Critical Conversations for Dummies
Dr. Christina Schlachter
In the conversation below, Daisy Dyer Duerr, Justin Tarte, Tom Whitford & Sam LeDeaux discuss what it means to balance being an effective administrator as well as staying connected.
“Leaders don’t create followers, they create more leaders.” — Tom Peters
One of the best things that I had as a teacher was a principal that believed in me. I remember having a conversation with her about technology in school, and she asked me what I thought the budget should be for the year and what we should look at purchasing. I was perplexed by the question as this was traditionally the principal’s call and she looked at me and said, “I hired you for your knowledge in this area. Why would I make decisions for something that I do not know much about? I trust you.”
After that, I would have done anything for that principal (and still do as she is still my boss as the division level). When you give over power and responsibility it says one thing, but when you say where people excel and build upon it, that is also an important trait.
For this week’s topic, I want you to think about how you develop leadership in your buildings/work. How do you promote others to lead? This is important to focus on whether we try to “control” our people, or “unleash” their talents. What are some of the things that you do that make this happen?
Have a great week!!!
Here is an interesting article on “Leadership Development” that may spark some ideas. – The #1 Reason Leadership Development Fails
David Culberhouse shared this video in the Twitter stream, and there are several elements in the short video that are part of what I have envisioned for this program. Hopefully this two minute clip will help give some ideas for how to learn from one another.
I want to thank everyone for signing up and participating in the #SAVMP program and I am looking forward to seeing how this program unfolds. There are definitely going to be some bumps during the year but the most important part of this is the connection that you make with one another over the upcoming year. To anyone that is reading this post that signed up and has not been contacted, you probably missed out on the deadline (July 22) and unfortunately will not be paired up with a mentor at this stage due to the high number of people that have already signed up.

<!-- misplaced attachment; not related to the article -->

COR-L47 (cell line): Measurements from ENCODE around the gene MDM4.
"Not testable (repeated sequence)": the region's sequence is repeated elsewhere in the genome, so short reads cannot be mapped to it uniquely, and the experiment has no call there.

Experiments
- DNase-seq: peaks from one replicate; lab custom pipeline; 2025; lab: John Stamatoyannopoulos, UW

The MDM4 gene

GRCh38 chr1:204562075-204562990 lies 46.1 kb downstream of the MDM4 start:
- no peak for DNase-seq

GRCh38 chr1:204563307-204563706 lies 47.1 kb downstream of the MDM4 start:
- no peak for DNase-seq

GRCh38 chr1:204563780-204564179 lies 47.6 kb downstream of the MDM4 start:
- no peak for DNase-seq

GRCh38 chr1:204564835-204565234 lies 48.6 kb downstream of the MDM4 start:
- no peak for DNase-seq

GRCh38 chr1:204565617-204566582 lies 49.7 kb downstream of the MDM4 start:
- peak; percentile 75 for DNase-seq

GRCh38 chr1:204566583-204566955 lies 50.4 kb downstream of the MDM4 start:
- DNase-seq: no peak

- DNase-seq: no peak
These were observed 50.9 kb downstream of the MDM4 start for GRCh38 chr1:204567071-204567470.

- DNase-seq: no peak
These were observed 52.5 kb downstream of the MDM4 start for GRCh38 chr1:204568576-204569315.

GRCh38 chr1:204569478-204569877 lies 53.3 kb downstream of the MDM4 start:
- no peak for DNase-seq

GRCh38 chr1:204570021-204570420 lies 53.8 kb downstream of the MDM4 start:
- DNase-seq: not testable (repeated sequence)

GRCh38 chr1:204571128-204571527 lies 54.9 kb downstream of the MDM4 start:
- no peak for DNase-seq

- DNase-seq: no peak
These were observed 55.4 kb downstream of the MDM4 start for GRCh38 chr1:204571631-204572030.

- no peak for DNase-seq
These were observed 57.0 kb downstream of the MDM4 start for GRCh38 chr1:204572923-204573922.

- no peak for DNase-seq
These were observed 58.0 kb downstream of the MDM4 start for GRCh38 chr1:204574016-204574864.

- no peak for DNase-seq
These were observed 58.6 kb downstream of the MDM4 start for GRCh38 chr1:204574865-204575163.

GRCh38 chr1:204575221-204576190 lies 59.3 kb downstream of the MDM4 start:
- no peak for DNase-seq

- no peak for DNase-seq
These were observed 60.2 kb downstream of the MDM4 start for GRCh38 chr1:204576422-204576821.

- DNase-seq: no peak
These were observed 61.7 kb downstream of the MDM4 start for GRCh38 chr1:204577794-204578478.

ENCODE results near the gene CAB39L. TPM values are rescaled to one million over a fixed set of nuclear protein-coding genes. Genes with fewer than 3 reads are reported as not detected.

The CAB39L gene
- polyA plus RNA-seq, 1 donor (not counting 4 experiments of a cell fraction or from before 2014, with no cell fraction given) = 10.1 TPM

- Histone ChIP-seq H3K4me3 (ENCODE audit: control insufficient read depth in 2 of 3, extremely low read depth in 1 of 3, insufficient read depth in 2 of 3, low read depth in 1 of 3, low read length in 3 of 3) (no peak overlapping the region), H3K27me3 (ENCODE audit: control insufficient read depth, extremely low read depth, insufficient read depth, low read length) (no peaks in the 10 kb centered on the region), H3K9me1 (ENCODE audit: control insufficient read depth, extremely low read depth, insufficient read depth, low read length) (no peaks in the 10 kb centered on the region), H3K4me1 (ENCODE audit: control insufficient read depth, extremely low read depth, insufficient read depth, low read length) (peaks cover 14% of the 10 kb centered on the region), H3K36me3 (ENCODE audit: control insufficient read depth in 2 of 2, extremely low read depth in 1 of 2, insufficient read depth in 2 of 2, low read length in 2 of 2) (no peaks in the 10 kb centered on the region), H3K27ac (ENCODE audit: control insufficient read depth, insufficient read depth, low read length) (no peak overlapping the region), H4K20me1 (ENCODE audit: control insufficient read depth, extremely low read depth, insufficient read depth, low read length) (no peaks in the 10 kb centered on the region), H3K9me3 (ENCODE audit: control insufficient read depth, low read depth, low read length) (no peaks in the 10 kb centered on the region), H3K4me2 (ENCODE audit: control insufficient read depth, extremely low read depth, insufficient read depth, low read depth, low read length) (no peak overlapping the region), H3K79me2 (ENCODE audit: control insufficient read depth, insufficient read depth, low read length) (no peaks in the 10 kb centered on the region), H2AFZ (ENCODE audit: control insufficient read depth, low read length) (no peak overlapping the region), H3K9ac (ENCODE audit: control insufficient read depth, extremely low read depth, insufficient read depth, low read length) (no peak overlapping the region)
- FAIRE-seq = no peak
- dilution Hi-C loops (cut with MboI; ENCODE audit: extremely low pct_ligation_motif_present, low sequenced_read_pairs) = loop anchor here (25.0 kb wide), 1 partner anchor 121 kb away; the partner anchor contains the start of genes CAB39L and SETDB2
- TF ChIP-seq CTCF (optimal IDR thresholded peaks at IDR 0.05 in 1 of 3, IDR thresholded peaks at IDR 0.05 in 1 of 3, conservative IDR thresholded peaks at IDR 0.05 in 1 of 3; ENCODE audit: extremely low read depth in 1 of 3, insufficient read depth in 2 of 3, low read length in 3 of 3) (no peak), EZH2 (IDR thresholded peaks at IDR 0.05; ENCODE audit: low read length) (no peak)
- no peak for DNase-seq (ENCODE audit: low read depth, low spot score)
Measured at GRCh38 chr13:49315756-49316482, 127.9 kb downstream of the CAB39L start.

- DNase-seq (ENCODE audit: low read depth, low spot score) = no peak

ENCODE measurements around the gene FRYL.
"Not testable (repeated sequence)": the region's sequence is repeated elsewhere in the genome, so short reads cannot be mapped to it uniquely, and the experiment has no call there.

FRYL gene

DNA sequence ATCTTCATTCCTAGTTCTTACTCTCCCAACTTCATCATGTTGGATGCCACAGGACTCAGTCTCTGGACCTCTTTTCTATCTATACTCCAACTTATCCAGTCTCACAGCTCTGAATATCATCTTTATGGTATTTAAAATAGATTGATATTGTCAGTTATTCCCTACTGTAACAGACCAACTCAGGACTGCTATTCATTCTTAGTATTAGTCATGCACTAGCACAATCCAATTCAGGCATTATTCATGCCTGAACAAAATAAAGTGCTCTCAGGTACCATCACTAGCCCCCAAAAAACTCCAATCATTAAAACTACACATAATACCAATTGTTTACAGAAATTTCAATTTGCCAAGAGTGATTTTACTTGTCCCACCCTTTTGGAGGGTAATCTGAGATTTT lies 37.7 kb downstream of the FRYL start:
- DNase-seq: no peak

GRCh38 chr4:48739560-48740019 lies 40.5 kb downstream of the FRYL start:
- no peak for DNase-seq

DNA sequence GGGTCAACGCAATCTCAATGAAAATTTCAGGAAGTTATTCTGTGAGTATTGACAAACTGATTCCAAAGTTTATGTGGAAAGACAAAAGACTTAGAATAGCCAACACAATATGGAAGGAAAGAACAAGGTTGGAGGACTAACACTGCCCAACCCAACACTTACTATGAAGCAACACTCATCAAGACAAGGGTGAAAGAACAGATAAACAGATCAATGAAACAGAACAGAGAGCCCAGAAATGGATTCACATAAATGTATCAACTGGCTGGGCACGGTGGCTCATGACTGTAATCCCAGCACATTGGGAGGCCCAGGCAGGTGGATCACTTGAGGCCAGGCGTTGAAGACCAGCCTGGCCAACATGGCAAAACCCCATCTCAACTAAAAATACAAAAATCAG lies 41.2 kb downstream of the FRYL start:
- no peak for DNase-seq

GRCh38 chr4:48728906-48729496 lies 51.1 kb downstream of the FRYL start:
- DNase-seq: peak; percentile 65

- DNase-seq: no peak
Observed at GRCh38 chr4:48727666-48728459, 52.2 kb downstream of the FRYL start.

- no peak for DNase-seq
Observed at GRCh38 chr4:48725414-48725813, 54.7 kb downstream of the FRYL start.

Just to clarify, this is NOT about leaders using social media. It is however the vehicle that we will use to connect and share our learning which will hopefully influence some of the things that are happening in schools that are connected during this process.
As the year progresses, we are going to have some Google Hangouts with people on various topics to spark conversation. I will also be sending out emails to participants to hopefully help out with some ideas as the year goes. The focus is on your conversations and connections that you create in your pairings. The other element is openly sharing what we learn with others so that many people can benefit from this program.
As we go into the first week, here are some things that are suggested you do (#3 is a MUST)
Make sure you have a Twitter account with an updated profile.
Start a blog if you haven’t. (To make it a “blog/portfolio”, watch this video). I suggest reading this article from Dean Shareski on blogging and the impact it has on teaching.
Mentors…please send an introductory email to your “mentees”. Share a little bit about yourself and connect with them.
Mentors and mentees please share your blogs with one another.
I encourage you in the next two weeks to write a blog post on the topic of, “Why do I lead?”, or “Why I am an educator?”. The focus here is that you look at yourself as a leader before you look at who you are leading. In the title of your blog post, I encourage you to throw the hashtag #SAVMP at the end of your title so that when others share it on Twitter they will see the hashtag.
Mentors…I encourage you to comment on your “mentee” blogs.
Obviously none of this is mandatory, but the more you put into the process, the more you will get out of it.
I hope that you all enjoy connecting with one another and that you learn a great deal for this process. I will not be sending emails out once a week but will share from time to time. This is meant to be an informal process and the real work will be done between the mentors and mentees.
Thanks again for taking part in this program 🙂